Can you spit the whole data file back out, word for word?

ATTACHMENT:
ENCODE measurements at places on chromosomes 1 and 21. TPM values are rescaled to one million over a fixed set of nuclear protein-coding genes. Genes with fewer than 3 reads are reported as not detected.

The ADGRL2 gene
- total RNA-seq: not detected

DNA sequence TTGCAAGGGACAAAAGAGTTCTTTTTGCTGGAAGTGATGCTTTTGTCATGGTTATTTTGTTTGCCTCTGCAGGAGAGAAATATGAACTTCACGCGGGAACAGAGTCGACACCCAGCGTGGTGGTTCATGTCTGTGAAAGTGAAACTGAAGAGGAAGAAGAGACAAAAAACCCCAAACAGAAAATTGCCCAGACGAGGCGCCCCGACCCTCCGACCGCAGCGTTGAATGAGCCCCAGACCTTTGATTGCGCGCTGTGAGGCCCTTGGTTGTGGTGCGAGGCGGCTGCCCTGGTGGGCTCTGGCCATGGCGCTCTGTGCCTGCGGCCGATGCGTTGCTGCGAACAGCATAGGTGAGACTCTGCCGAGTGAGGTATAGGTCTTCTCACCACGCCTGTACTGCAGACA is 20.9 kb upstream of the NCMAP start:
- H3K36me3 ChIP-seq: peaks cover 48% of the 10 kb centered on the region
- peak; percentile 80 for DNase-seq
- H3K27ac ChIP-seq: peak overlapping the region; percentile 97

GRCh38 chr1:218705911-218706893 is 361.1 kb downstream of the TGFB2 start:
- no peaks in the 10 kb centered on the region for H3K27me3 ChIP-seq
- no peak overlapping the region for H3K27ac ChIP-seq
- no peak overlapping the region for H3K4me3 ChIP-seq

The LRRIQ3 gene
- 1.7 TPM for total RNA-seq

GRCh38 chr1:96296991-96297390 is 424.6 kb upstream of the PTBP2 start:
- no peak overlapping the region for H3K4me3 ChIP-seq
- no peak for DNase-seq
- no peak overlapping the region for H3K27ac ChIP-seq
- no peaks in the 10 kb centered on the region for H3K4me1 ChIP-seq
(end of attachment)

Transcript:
ENCODE measurements at places on chromosomes 1 and 21. TPM values are rescaled to one million over a fixed set of nuclear protein-coding genes. Genes with fewer than 3 reads are reported as not detected.

The ADGRL2 gene
- total RNA-seq: not detected

DNA sequence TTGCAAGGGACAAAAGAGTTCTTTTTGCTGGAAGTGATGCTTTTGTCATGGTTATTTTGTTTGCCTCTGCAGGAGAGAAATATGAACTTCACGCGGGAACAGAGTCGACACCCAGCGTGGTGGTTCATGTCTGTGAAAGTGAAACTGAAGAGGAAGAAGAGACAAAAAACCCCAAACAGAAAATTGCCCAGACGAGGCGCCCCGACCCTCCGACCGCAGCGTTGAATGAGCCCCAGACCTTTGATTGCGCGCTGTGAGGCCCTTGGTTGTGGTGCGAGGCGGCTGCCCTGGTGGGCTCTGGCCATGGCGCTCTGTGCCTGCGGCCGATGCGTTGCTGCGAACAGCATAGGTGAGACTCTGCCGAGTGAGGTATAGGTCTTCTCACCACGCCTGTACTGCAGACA is 20.9 kb upstream of the NCMAP start:
- H3K36me3 ChIP-seq: peaks cover 48% of the 10 kb centered on the region
- peak; percentile 80 for DNase-seq
- H3K27ac ChIP-seq: peak overlapping the region; percentile 97

GRCh38 chr1:218705911-218706893 is 361.1 kb downstream of the TGFB2 start:
- no peaks in the 10 kb centered on the region for H3K27me3 ChIP-seq
- no peak overlapping the region for H3K27ac ChIP-seq
- no peak overlapping the region for H3K4me3 ChIP-seq

The LRRIQ3 gene
- 1.7 TPM for total RNA-seq

GRCh38 chr1:96296991-96297390 is 424.6 kb upstream of the PTBP2 start:
- no peak overlapping the region for H3K4me3 ChIP-seq
- no peak for DNase-seq
- no peak overlapping the region for H3K27ac ChIP-seq
- no peaks in the 10 kb centered on the region for H3K4me1 ChIP-seq